Hormones given to people to align their sex with their gender pose a significant risk of serious blood clots and stroke among transgender women, one of the largest studies of transgender patients has concluded.
The risk of a dangerous type of blood clot, called a venous thromboembolism, nearly doubles for people transitioning from male to female compared to both non-transgender men and women, researchers reported in Annals of Internal Medicine. The risk seems to come from hormone therapy. Among transgender women who had started the therapy, the clot risk was five-fold higher after two years of follow-up compared to non-transgender men and three times higher compared to non-transgender women.
And although women have lower rates of heart disease than men, the odds of stroke and heart attack for transgender women remain the same as they would be if they had not transitioned. For transgender men, the researchers could not confirm any health risks because number of incidents was too small.
The study did not look at specific formulations, combinations or doses of the hormones used in gender confirming therapy, so it remains possible that some regimens pose a lower risk than others and that’s where future research should focus, senior author Michael Goodman, a professor of epidemiology at the Rollins School of Public Health at Emory University in Atlanta, told Reuters Health in a telephone interview.
“These risks need to be weighed against the important benefits of treatment,” he said. “Our hope is people will understand we’re not trying to scare anybody. We’re just saying there are some questions that need to be answered to guide the therapy. Risks comes with benefits, and benefits come with risks. It takes a thoughtful healthcare provider and a well-educated patient to make an informed decision.”
“I don’t think this would dissuade anyone” from transitioning because the process is so important to those who feel they need it, Dr. Alice Chang, an assistant professor in the division of endocrinology, metabolism, diabetes and nutrition at the Mayo Clinic in Rochester, Minnesota, told Reuters Health by phone.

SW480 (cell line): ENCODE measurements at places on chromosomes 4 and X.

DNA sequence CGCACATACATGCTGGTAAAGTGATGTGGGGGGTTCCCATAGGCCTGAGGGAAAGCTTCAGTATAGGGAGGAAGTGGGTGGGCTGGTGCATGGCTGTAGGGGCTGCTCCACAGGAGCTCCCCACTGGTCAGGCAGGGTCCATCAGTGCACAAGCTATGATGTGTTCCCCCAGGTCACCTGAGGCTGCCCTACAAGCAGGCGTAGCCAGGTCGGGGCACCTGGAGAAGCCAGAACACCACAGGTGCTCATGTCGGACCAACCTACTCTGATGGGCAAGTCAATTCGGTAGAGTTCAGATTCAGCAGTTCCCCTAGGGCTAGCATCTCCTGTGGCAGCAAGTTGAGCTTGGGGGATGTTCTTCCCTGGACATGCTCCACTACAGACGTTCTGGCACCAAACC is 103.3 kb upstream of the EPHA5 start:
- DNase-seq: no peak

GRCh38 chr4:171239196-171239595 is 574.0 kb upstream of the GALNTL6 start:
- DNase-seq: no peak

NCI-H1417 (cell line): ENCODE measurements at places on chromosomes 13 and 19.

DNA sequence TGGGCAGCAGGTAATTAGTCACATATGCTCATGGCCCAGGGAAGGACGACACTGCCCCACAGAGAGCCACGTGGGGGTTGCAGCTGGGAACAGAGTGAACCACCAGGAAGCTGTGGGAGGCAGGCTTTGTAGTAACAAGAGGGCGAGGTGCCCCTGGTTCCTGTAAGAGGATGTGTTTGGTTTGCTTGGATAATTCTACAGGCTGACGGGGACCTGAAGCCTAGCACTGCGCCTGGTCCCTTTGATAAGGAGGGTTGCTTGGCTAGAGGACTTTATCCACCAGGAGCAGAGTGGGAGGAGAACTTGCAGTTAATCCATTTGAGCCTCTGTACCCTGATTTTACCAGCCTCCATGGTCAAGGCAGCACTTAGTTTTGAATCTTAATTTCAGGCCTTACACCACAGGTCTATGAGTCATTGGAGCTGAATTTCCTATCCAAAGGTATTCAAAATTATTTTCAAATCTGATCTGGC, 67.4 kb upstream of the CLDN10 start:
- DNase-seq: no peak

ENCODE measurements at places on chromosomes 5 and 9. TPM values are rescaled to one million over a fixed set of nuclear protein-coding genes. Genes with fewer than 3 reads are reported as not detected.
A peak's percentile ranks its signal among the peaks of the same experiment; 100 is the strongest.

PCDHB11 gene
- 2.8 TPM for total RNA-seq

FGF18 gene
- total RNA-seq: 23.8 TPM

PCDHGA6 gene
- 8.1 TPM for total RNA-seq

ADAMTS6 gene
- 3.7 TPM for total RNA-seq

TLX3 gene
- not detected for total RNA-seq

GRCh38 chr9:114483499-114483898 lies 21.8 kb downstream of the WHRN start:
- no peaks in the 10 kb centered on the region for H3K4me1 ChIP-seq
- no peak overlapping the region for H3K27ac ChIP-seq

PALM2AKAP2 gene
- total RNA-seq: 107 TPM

Chang, who was not involved in the research, said most doctors usually discuss such risks with patients, based on suggestions of an elevated risk of heart disease and stroke seen in smaller studies of people who have received hormone therapy for other reasons. Until now, the data on whether gender confirming medical therapy treatment poses cardiovascular risks has been sparse.
The Goodman study used the cases of 2,842 transgender women and 2,118 transgender men. They were treated in California and Georgia in the Kaiser Permanente health system. They typically had been followed for about four years and only about 23 percent had undergone gender confirmation surgery. The records of 48,686 men and 48,775 women who had not undergone gender confirming treatment, all matched for race, ethnicity and year of birth, were used for comparison.
Clot rates were twice as high for all transgender women. But in the key subset that had begun estrogen therapy, the odds of developing a potentially-dangerous clot were 5.1 times greater after two years compared with non-transgender males.
When it came to the risk for developing a stroke caused by a blood clot, the odds for transgender women were 9.9 times higher compared to men in the control group and 4.1 times higher than for women in the control group, based on a follow-up period of more than six years.
Taking hormone therapy as a transgender woman did not increase the odds of a heart attack compared to non-transgender men in the control group. The risk was 2.4 times higher compared to female controls, but women are less likely to have a heart attack in that age group anyway. It took about two years for the risks to become clear, and they increased over time. “There were so few events because the patients tended to be young,” said Goodman.
Chang agreed with Goodman that the findings will shift the focus on the safest way to give hormone treatments. A higher risk may not have been seen in transgender males because they receive their testosterone as an injection or a patch, she speculated. “This is the first large study that says we need to be aware of this (cardiovascular risk) and a lot of unanswered questions about duration, type and dosing of therapy have to be answered,” she said.